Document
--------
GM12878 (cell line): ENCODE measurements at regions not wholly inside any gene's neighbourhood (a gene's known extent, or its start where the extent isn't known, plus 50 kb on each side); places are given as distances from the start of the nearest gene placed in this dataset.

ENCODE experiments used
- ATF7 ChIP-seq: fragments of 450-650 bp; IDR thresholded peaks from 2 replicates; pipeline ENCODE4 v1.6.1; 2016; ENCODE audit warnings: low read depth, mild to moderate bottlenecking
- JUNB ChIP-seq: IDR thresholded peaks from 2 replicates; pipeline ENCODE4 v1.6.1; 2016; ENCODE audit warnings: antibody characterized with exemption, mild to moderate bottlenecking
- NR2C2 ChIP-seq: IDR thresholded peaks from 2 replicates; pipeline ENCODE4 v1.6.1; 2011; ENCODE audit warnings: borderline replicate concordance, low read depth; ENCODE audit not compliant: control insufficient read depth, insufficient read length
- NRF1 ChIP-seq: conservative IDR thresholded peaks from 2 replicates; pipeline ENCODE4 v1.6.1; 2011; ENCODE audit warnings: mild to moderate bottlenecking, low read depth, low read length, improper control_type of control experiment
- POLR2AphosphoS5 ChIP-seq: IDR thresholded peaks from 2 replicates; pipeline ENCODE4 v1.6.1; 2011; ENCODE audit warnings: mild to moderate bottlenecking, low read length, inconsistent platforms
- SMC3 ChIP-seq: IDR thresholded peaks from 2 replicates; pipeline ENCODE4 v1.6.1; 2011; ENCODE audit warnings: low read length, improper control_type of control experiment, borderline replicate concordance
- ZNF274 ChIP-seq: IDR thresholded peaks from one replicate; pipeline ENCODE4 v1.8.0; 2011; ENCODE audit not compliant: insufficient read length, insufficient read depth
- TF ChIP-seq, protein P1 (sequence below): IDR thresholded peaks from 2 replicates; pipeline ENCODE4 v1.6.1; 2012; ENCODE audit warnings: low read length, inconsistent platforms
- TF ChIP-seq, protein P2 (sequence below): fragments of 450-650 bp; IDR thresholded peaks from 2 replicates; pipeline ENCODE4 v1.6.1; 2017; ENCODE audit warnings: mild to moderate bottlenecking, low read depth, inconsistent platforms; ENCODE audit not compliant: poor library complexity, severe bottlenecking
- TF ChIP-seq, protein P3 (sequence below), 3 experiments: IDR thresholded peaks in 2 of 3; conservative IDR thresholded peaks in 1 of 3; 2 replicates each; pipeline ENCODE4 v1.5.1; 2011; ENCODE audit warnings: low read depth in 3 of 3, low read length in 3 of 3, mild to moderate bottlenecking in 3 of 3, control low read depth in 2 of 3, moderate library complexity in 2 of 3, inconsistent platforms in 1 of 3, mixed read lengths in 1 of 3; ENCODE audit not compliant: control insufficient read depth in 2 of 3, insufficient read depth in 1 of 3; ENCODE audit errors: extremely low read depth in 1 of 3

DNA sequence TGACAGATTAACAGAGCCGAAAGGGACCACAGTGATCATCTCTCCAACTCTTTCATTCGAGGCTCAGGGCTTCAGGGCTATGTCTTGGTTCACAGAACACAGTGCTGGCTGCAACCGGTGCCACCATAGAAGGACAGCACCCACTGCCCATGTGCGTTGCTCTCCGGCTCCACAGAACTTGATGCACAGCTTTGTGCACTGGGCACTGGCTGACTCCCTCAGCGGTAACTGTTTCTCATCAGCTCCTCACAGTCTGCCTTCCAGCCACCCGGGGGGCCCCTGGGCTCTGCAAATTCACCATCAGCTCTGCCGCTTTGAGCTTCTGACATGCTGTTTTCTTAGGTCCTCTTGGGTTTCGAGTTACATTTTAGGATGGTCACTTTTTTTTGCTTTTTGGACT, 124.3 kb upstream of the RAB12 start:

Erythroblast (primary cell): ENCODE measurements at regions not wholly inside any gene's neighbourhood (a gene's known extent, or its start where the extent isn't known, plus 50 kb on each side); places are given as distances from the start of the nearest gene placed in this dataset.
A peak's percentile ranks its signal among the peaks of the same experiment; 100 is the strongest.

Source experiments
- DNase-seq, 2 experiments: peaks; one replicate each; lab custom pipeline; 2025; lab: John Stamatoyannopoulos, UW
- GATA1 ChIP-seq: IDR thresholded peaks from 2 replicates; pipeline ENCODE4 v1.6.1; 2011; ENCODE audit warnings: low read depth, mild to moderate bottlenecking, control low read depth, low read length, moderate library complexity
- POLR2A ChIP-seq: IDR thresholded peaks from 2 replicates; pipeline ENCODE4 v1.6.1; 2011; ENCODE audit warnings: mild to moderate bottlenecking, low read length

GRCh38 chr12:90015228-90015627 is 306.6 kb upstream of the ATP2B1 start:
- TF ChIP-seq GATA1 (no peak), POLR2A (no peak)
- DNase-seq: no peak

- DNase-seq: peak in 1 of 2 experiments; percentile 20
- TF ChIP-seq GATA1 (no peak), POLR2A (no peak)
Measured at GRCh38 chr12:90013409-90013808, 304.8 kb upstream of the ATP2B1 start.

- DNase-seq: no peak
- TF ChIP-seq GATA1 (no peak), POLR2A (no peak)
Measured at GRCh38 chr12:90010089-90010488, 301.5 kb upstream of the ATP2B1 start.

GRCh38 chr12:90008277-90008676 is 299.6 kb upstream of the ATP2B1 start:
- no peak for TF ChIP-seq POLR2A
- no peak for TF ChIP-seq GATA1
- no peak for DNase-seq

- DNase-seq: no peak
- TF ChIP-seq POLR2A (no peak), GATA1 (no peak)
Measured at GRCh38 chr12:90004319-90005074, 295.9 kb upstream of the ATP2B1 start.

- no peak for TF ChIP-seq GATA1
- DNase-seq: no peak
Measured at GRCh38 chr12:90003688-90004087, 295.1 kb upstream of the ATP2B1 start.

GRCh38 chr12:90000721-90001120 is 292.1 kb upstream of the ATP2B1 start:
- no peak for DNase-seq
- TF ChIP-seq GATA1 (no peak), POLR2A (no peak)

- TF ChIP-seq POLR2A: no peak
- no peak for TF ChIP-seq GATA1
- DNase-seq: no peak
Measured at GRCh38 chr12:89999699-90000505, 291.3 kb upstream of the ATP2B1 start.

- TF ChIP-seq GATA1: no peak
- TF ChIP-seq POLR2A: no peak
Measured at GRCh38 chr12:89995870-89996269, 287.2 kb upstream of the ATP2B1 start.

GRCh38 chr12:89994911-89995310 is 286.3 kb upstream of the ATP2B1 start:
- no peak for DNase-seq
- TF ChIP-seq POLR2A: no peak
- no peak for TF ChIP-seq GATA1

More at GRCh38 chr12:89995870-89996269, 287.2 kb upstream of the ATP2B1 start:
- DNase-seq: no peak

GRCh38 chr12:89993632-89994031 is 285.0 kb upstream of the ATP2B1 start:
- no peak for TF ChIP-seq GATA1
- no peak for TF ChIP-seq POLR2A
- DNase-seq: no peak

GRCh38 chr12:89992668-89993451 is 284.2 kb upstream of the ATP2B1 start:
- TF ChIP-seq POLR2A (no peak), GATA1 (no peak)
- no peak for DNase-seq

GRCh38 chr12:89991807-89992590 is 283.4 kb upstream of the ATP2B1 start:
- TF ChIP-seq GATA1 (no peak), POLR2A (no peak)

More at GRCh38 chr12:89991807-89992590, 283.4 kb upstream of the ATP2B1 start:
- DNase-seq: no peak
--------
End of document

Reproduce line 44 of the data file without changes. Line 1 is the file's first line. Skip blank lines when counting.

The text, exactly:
- DNase-seq: no peak